Breathe in… breathe out… Is there anything other than the cold, crisp winter air in Calgary making you cough a little?
According to a study from the University of Calgary, if you live south of the Bow River, you’re breathing in the worst air in the city.
The study of seasonal air pollution showed air quality varies significantly throughout the city for reasons researchers can’t really put a finger on.
Calgary was no stranger to air quality advisories this past summer, as smoke from wildfires burning in B.C. and elsewhere drifted into the city.
The study, done by Stefania Bertazzon and Rizwan Shahid of the Georgaphy of Health and GIS Analysis research group at the O’Brien Institute for Public Health in the Cumming School of Medicine, also looked at the potential impacts on school children in neighbourhoods where active transportation, like walking and biking, is popular.
“I’ve done studies on air pollution and every time someone sees the data they say, ‘Oh, wow, the area where I go jogging is in one of the most polluted parts of the city,’” Bertazzon said in a news release.
Using GIS geographic technology, the city’s network of air monitoring stations and data from the city, the researchers were able to capture, manipulate and analyze the datasets and present them using maps.
They created their own air quality health index that read ozone, nitrogen oxide and particulate matter — which are pollutants that can impact human health. High air quality health indexes indicate poor air quality, and vice versa.
The researchers also used ArcGIS software and data from the city to map school neighbourhoods and determined how foot-, cycle- and transit-friendly they are for children by assigning a walk score, bike score and transit score to each one.
What did the researcher find?
Different times of year can have an impact on the amount of air pollution in the city, but it can also have an impact on which areas of the city see high levels of pollutants.
In the summertime, the city’s northeast sees a higher concentration of bad air, according to the research. But it’s the south part of the city that sees some of the highest pollution levels in the winter.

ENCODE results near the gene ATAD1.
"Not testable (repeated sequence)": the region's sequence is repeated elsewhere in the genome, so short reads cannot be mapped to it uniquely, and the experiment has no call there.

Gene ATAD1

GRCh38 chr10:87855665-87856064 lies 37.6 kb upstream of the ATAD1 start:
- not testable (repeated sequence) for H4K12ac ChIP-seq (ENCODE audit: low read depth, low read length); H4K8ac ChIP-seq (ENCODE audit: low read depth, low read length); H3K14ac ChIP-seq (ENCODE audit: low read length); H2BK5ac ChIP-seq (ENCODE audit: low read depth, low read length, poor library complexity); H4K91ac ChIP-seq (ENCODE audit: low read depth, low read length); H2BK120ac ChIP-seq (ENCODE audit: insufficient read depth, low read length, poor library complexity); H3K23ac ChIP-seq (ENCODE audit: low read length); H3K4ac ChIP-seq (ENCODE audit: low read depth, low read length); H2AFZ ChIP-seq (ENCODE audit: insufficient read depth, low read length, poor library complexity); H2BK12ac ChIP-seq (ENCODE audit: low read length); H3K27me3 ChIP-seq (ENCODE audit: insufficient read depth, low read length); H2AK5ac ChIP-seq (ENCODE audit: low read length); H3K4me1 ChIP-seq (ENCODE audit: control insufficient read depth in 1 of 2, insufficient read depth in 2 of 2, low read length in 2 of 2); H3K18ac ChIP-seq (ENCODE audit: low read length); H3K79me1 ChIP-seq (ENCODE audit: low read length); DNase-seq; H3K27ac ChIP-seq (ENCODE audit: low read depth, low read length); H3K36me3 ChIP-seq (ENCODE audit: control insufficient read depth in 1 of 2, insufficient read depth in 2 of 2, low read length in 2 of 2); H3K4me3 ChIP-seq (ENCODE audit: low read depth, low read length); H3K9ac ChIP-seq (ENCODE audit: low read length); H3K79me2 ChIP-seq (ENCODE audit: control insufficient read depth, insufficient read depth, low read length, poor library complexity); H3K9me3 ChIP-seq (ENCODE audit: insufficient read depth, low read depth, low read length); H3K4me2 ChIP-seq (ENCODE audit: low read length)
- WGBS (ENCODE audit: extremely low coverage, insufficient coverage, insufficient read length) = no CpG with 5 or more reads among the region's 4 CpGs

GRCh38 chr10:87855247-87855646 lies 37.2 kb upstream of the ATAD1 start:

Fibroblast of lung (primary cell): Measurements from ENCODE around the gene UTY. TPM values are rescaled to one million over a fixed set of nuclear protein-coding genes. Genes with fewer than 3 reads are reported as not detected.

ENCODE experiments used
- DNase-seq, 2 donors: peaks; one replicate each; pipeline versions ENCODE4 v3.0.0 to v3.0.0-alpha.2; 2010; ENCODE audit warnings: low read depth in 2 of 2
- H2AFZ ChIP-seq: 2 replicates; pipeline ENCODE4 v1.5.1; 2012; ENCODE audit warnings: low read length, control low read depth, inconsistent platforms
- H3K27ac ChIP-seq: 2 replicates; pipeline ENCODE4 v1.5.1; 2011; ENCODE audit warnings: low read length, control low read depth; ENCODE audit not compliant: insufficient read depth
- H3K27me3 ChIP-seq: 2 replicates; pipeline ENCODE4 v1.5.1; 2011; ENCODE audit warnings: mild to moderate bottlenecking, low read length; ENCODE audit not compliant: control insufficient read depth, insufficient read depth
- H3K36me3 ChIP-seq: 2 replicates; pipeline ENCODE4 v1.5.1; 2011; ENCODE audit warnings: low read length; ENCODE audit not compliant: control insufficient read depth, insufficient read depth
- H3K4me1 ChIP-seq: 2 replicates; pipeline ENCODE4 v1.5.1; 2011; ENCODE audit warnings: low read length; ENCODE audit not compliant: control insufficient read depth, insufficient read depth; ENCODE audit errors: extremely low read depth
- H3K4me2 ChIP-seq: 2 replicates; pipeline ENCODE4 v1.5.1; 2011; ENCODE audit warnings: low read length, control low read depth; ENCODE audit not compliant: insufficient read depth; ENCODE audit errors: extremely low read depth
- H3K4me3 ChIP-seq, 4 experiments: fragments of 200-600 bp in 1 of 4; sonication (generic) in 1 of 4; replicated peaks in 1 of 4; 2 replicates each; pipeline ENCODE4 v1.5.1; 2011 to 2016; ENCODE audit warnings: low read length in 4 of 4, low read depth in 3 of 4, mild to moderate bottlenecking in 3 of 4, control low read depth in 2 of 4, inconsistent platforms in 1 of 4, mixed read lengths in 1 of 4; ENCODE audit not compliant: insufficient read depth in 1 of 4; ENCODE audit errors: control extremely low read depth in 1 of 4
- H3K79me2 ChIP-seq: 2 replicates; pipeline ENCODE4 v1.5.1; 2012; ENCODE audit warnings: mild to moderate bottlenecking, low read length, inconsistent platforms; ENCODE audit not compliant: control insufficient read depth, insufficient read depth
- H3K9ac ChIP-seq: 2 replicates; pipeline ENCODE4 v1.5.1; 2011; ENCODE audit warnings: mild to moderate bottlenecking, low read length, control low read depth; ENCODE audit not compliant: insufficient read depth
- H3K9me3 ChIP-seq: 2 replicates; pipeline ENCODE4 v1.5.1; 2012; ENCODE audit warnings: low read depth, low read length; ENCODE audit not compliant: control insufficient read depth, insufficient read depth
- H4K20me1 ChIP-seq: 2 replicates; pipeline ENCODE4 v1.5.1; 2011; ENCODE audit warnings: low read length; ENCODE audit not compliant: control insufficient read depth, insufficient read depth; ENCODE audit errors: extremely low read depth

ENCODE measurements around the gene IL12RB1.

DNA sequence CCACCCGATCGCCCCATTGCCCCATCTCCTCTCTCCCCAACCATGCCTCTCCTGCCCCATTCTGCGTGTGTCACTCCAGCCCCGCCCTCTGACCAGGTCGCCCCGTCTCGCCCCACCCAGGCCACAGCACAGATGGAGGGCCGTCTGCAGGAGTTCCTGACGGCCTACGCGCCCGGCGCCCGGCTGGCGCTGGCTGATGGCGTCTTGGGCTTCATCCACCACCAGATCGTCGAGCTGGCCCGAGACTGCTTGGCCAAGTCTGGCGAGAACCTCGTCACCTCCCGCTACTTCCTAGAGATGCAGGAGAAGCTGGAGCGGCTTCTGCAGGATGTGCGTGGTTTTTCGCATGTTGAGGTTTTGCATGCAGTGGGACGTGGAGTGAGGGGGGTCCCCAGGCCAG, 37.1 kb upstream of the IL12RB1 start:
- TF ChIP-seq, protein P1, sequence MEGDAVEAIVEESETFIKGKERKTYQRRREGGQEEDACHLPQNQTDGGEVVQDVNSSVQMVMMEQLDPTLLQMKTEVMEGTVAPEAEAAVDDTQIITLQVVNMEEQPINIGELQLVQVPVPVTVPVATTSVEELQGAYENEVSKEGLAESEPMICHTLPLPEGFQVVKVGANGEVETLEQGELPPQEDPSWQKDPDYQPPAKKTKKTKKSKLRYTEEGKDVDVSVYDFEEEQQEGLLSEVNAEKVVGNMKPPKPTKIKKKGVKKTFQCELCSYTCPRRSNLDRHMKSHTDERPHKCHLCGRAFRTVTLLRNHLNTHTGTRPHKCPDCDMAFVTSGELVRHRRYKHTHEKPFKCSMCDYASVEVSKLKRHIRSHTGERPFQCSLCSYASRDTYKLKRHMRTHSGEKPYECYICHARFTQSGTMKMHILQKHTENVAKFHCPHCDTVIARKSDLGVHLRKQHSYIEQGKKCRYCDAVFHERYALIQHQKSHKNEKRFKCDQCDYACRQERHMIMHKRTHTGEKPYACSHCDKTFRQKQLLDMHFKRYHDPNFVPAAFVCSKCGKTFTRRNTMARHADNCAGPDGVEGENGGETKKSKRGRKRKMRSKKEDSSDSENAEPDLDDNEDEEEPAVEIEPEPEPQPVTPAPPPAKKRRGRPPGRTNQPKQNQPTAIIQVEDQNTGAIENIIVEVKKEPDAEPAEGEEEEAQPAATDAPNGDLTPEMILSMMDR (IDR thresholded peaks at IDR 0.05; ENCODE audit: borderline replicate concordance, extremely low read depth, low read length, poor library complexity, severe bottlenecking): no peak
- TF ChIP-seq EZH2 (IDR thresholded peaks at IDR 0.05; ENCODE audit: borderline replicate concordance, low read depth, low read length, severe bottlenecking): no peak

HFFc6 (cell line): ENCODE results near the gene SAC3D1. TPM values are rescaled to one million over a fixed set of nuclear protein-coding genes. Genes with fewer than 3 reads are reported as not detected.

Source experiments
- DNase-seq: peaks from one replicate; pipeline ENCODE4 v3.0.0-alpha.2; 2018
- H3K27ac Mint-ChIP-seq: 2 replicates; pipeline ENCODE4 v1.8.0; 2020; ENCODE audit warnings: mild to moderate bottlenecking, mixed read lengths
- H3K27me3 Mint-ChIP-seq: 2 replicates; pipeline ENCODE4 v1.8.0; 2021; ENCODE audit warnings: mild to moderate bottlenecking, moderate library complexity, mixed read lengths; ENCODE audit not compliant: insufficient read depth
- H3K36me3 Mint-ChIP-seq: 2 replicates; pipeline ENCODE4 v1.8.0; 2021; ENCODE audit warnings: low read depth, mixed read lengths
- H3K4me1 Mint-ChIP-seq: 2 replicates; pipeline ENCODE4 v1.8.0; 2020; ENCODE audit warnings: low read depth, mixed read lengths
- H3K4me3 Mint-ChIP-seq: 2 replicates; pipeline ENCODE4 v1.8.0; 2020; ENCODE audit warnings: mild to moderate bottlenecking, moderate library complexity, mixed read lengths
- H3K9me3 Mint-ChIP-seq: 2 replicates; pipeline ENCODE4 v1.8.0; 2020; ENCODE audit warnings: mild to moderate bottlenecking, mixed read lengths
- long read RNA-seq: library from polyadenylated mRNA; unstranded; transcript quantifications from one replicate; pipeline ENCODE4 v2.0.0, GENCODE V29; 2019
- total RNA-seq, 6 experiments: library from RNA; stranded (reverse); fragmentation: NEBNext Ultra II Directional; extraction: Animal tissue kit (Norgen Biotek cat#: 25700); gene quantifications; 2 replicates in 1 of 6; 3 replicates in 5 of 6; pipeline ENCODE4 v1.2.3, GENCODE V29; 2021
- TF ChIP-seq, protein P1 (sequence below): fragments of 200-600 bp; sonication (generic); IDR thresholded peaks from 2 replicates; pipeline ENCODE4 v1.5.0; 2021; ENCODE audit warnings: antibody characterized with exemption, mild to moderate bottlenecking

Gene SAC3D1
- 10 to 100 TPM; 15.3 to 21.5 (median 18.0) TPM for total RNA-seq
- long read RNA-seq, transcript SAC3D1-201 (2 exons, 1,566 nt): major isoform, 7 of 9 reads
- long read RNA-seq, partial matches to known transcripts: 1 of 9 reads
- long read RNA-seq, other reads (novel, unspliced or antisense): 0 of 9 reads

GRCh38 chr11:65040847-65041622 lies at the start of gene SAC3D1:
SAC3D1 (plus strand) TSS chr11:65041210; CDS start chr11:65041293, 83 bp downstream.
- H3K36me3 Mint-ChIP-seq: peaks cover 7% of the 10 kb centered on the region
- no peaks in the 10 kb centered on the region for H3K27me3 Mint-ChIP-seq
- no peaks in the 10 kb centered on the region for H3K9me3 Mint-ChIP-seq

Bertazzon said that finding was a “big surprise.”
“In Calgary, we tend to know the northeast is bad for pollution for a number of reasons, but this shows we cannot assume it’s restricted to that quadrant alone, especially in winter,” she said.
While the two researchers don’t have all the answers as to why this variation exists, they say the data is consistent with seasonal wind patterns: southwest winds in the summer and northern winds in the winter.
Other factors include the city’s multiple main traffic corridors — of which the northeast has several — areas with high concentrations of industrial emitters, prevailing winds and topography.
What are potential risks and actions?
While trying to minimize cars on the road by using things like public transit, cycling or walking to get to work is a healthy alternative to driving solo, the research found those benefits could be reduced if the air quality is low.
“You might be contributing less noxious pollutants, but you’re exposing yourself to those already floating around,” Shahid said.
The negative impacts of air pollution on a young person can affect everything from environmental allergies to breathing issues to a child’s body mass index.
Researchers said at least one study showed that cognitive development was less in children that went to schools in areas with high traffic-related pollution.
While the research shows a problem, Bertazzon said there isn’t a reason to panic, as Calgary’s overall air quality is “pretty good.”
Calgary’s air is better than that of Montreal, Toronto and Edmonton, according to an international comparison published in 2016.
It’s hoped this research will help with the implementation of idle-free strategies in areas like school zones, but Bertazzon and Shahid suggest Calgarians encourage children to walk or bike on pathways away from roadways and not to walk young children near idling school buses.